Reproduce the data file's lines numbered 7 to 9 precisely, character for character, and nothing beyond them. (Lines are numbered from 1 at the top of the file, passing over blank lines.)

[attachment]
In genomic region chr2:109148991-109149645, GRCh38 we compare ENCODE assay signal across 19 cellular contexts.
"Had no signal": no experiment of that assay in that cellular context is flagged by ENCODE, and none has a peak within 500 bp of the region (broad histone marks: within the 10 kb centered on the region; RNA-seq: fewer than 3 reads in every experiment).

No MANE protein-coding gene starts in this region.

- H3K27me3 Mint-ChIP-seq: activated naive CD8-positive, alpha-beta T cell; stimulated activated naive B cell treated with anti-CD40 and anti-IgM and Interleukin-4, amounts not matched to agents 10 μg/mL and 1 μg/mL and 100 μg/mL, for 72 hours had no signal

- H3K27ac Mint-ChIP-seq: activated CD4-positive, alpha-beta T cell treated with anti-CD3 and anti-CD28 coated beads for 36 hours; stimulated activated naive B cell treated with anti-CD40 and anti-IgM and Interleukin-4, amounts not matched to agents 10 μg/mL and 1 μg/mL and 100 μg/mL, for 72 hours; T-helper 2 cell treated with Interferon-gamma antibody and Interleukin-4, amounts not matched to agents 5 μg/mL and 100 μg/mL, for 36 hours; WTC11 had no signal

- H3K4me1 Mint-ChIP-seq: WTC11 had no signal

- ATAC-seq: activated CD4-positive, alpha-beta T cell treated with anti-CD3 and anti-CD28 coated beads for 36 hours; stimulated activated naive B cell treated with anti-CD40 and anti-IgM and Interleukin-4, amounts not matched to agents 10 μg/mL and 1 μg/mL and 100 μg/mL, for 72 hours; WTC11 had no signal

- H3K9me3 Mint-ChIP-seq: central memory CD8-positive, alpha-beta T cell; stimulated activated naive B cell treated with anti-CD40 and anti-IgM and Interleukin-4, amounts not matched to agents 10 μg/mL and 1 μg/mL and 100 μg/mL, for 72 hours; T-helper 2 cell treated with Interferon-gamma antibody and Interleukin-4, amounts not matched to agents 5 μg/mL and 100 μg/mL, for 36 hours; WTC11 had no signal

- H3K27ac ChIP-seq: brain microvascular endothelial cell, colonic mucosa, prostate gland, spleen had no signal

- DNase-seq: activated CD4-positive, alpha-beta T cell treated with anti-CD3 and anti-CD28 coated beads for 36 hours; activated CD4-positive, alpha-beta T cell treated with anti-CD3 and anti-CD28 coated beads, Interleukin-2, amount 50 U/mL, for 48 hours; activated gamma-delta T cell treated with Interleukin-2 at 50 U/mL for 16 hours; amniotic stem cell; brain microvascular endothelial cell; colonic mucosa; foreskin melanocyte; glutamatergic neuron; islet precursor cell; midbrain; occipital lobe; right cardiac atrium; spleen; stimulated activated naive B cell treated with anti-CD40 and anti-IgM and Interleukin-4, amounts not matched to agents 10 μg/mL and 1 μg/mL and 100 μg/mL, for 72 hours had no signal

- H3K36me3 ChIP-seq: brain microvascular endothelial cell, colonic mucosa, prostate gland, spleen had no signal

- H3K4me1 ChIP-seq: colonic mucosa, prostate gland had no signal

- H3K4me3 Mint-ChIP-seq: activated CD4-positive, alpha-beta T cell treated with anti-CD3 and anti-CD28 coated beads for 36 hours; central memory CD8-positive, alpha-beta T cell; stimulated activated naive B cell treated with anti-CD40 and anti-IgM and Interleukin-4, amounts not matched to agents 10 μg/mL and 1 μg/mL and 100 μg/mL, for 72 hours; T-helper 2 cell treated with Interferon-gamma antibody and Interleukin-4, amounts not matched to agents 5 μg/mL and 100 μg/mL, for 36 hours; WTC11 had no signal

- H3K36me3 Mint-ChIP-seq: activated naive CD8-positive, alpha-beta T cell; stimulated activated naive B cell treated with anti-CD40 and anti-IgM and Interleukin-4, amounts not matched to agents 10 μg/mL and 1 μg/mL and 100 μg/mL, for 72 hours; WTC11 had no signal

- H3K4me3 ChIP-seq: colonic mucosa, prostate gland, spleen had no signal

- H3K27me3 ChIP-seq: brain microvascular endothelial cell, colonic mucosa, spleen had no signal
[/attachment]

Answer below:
- ATAC-seq: activated CD4-positive, alpha-beta T cell treated with anti-CD3 and anti-CD28 coated beads for 36 hours; stimulated activated naive B cell treated with anti-CD40 and anti-IgM and Interleukin-4, amounts not matched to agents 10 μg/mL and 1 μg/mL and 100 μg/mL, for 72 hours; WTC11 had no signal

- H3K9me3 Mint-ChIP-seq: central memory CD8-positive, alpha-beta T cell; stimulated activated naive B cell treated with anti-CD40 and anti-IgM and Interleukin-4, amounts not matched to agents 10 μg/mL and 1 μg/mL and 100 μg/mL, for 72 hours; T-helper 2 cell treated with Interferon-gamma antibody and Interleukin-4, amounts not matched to agents 5 μg/mL and 100 μg/mL, for 36 hours; WTC11 had no signal

- H3K27ac ChIP-seq: brain microvascular endothelial cell, colonic mucosa, prostate gland, spleen had no signal